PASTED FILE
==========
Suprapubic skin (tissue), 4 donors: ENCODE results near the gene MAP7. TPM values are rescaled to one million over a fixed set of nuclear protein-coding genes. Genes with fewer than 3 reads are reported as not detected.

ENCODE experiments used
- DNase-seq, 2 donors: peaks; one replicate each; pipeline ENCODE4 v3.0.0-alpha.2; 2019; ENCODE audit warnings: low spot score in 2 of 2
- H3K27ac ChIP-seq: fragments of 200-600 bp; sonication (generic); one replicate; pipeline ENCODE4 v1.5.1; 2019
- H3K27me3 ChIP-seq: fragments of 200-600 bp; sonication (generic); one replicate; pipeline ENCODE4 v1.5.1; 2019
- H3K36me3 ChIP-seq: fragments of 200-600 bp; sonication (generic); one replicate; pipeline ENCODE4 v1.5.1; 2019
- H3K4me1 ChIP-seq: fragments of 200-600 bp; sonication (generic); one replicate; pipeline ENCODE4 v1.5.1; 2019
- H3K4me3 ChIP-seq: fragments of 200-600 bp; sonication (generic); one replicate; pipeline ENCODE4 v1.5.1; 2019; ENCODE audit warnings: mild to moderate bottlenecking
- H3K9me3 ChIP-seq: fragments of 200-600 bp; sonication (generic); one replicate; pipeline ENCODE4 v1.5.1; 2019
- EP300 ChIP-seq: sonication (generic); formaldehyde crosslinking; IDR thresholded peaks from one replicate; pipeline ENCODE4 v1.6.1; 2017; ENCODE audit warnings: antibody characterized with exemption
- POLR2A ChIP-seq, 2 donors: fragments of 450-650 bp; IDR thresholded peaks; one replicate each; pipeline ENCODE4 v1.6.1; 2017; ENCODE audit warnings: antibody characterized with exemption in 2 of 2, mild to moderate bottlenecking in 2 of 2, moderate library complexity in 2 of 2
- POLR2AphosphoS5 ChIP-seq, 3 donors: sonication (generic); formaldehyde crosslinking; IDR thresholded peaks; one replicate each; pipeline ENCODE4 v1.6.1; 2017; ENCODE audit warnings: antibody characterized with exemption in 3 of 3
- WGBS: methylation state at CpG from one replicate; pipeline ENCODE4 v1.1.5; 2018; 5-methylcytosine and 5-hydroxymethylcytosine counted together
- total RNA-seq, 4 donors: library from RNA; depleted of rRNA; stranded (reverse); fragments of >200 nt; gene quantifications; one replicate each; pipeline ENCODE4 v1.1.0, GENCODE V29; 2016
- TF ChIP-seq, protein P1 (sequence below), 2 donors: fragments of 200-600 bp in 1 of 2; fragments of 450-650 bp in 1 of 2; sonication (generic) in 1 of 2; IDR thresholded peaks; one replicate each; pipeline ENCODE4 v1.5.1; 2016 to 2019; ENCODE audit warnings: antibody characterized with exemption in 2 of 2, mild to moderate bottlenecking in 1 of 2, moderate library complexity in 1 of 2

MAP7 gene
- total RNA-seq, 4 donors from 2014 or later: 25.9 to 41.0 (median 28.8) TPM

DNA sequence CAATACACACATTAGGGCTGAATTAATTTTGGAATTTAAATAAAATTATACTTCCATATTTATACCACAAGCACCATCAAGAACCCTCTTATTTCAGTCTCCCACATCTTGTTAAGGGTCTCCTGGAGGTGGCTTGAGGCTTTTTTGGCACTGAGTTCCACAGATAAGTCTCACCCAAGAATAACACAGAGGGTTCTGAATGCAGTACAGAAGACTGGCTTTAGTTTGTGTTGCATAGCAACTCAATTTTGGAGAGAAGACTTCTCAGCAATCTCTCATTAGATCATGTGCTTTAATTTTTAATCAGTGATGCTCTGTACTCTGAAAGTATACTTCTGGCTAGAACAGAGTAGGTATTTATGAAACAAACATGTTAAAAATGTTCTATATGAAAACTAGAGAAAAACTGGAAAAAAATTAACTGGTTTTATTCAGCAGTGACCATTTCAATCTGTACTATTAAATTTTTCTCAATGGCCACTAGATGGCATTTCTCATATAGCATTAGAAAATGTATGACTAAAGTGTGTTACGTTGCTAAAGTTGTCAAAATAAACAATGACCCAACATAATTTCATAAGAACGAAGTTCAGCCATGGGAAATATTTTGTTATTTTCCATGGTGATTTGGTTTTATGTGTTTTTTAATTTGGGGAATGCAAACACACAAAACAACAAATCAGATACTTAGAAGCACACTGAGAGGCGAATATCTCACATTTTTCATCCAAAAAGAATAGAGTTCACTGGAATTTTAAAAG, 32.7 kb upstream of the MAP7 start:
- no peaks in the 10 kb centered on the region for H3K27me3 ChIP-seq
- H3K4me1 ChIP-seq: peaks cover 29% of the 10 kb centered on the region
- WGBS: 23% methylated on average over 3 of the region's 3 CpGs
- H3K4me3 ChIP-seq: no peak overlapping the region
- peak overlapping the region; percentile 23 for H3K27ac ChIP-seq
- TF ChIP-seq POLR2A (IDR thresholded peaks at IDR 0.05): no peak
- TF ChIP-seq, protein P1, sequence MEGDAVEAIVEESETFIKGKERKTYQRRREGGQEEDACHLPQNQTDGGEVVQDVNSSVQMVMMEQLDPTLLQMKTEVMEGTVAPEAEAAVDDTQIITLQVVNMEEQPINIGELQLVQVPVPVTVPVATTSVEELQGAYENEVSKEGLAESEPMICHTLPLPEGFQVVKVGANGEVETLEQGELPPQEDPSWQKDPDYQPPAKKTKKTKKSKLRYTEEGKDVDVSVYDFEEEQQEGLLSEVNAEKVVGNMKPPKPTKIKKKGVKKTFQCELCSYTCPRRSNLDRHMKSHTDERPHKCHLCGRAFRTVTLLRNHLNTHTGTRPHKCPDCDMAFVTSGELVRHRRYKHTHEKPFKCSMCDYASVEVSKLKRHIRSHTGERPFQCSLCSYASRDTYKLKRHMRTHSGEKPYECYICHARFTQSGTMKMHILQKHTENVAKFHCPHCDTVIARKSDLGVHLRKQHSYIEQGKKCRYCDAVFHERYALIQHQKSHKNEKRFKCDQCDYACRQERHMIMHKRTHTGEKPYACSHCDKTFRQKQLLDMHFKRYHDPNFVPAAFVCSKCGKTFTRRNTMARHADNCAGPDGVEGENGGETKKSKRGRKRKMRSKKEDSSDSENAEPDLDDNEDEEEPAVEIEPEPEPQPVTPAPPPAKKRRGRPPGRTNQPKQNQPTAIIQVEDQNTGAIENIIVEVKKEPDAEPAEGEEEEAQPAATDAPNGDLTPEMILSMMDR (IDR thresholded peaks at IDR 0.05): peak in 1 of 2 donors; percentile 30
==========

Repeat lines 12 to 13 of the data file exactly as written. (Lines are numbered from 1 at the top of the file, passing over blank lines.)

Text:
- POLR2AphosphoS5 ChIP-seq, 3 donors: sonication (generic); formaldehyde crosslinking; IDR thresholded peaks; one replicate each; pipeline ENCODE4 v1.6.1; 2017; ENCODE audit warnings: antibody characterized with exemption in 3 of 3
- WGBS: methylation state at CpG from one replicate; pipeline ENCODE4 v1.1.5; 2018; 5-methylcytosine and 5-hydroxymethylcytosine counted together